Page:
Honey > Vinegar

The Merc’s Ann Killion notes the bad timing of Lew Wolff’s anti-Oakland campaign, and reminds us what happened the last time a Bay Area owner trashed his hometown in the runup to the baseball season:

Almost two decades ago, Giants owner Bob Lurie originated the “I hate my ballpark and you should too,” public relations campaign.

In case Wolff, busy with hotel development at the time, overlooked Lurie’s campaign, here’s a brief summary of its effectiveness: an unmitigated disaster.

Lurie, frustrated with his own aging and shared facility, kept trying to move the Giants. To the South Bay. To Tampa/St. Pete. Anywhere but Candlestick Park. He let everyone know how much he hated his ballpark. And, in a stunning development, his words didn’t woo fans to games, but rather persuaded them to stay away. In droves.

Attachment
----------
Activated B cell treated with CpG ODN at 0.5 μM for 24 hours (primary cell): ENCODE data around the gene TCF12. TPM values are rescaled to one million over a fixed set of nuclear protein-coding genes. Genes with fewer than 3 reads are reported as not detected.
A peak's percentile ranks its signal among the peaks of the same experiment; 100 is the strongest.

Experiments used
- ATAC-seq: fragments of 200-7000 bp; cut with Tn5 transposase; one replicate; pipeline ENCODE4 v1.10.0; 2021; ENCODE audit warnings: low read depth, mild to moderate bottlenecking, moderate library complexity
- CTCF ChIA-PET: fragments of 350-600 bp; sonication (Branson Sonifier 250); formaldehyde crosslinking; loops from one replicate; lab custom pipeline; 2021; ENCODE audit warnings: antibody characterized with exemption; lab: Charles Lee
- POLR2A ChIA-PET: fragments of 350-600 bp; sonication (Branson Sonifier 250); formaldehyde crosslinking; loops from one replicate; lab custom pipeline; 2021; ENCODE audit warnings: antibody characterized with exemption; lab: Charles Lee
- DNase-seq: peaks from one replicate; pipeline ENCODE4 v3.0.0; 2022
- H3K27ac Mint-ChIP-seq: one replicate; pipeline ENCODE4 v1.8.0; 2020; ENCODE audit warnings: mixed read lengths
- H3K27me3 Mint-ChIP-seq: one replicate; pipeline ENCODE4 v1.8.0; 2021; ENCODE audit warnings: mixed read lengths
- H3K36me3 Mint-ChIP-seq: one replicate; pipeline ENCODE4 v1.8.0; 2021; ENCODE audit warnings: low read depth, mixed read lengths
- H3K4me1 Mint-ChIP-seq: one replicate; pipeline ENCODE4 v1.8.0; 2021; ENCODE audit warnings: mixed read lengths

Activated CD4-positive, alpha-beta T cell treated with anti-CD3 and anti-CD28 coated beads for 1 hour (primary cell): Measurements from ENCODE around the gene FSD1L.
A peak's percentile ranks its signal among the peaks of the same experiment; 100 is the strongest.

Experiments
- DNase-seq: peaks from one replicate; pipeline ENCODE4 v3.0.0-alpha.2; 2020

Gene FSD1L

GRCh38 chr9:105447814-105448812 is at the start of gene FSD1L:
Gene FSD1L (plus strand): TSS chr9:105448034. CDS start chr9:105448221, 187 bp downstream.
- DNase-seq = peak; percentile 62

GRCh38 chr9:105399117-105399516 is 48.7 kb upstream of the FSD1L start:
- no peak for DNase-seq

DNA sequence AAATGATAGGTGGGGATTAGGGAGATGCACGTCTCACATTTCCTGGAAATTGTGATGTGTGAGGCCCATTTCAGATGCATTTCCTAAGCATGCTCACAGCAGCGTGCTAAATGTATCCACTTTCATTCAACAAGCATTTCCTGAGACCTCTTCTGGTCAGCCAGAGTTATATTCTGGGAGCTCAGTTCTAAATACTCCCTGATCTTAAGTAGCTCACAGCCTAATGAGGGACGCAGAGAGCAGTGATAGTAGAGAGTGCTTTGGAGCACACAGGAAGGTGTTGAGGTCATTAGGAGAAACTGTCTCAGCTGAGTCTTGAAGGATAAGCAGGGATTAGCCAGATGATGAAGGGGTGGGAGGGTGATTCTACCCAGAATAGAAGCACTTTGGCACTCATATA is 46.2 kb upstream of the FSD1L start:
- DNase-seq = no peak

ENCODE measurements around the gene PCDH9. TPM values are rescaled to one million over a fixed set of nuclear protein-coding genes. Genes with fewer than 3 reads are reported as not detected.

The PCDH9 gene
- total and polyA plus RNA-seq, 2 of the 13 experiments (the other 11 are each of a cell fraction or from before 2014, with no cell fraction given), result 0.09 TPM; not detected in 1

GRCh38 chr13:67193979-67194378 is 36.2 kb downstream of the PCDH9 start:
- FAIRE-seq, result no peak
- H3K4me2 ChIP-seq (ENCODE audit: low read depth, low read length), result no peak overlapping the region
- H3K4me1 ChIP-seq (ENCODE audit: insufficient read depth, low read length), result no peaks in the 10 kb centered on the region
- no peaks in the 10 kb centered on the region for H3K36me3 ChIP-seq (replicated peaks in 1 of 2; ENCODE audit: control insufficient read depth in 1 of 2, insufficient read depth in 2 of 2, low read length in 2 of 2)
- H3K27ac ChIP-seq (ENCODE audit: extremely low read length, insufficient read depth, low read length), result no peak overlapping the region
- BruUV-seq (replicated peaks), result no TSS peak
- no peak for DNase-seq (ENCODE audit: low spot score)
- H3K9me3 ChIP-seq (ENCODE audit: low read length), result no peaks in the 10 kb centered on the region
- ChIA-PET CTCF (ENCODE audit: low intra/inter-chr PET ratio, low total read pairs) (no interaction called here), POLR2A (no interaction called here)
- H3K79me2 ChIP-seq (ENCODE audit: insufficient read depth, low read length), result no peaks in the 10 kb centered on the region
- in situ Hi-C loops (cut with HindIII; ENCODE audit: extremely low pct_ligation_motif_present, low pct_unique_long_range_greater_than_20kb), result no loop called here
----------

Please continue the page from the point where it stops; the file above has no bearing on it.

The Giants’ average home attendance steadily declined from a peak of 26,074 in 1989, a year the team was in the World Series, to 19,759 in 1992.

That’s about what the A’s averaged last season, the fifth consecutive season of attendance drops. The A’s drew 27,179 in 2004, the season before Wolff bought the team. Last season, they were down to 20,559.

In our little baseball petri dish, we have proven that you can’t expect to draw well if you publicly hate your ballpark.

As Killion goes on to note, the turnaround for the Giants began long before they got their shiny new ballpark, and had a lot to do with new ownership that actually tried to improve and promote the product they had rather than simply run it down in the hopes of getting something better.